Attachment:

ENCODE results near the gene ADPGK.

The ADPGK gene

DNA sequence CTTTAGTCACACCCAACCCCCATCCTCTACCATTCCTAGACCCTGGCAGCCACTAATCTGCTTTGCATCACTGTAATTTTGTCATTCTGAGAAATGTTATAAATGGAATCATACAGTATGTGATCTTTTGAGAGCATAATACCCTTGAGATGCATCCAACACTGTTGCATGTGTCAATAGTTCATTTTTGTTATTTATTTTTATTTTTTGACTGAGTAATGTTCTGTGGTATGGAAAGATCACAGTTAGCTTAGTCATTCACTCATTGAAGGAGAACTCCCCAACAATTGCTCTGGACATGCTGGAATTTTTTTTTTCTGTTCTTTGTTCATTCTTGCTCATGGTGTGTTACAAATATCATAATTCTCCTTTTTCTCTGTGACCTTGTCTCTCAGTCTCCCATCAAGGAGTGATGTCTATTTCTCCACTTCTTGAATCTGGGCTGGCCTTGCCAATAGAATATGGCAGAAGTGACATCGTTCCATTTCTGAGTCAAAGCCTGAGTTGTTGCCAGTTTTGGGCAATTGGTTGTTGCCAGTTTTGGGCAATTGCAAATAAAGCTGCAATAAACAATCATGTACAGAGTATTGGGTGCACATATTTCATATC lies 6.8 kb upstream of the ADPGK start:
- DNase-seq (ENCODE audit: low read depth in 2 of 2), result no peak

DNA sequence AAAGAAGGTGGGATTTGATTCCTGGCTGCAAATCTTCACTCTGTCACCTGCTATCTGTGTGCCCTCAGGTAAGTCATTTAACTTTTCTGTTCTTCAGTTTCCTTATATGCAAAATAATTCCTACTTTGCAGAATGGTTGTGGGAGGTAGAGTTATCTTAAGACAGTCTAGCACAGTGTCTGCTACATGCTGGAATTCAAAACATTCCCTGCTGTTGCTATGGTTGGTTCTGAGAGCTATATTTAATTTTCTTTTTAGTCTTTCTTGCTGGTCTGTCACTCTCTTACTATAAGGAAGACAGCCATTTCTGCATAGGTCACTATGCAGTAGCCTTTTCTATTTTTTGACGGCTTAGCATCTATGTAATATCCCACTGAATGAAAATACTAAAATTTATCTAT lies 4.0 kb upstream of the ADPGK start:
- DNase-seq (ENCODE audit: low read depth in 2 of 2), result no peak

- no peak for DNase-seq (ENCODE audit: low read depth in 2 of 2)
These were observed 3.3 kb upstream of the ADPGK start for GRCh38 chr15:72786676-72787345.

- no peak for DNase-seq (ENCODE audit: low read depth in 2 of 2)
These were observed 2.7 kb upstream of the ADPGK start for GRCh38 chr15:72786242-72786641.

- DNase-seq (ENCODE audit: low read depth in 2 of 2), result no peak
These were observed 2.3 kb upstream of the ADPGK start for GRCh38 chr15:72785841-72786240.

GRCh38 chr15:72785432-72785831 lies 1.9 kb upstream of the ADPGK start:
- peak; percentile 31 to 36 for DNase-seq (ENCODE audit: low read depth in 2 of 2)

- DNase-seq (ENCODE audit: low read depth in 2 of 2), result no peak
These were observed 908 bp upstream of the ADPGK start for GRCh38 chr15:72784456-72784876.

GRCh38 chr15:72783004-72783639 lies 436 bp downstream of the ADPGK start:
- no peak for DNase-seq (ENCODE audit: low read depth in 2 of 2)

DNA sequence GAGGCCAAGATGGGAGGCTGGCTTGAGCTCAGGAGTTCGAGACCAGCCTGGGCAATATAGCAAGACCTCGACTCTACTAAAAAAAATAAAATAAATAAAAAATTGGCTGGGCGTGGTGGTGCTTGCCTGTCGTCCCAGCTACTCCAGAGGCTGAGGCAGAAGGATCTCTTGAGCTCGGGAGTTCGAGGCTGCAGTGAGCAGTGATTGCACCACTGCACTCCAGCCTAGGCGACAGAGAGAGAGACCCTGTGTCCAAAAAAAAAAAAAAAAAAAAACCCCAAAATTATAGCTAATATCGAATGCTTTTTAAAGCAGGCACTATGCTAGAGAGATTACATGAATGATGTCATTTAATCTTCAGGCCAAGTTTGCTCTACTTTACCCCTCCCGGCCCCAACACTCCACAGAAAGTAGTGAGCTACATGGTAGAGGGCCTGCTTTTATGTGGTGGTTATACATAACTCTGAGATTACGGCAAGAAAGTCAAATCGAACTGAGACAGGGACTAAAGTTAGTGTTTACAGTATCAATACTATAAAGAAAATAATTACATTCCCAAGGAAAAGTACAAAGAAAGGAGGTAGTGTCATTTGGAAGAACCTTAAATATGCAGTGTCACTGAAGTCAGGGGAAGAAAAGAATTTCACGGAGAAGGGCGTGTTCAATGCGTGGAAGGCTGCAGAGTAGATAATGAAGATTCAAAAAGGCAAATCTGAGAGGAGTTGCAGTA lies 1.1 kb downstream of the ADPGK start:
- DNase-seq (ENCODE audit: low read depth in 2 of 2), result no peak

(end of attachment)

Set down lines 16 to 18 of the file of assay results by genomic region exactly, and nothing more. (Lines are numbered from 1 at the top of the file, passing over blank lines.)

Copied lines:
These were observed 908 bp upstream of the ADPGK start for GRCh38 chr15:72784456-72784876.

GRCh38 chr15:72783004-72783639 lies 436 bp downstream of the ADPGK start:
- no peak for DNase-seq (ENCODE audit: low read depth in 2 of 2)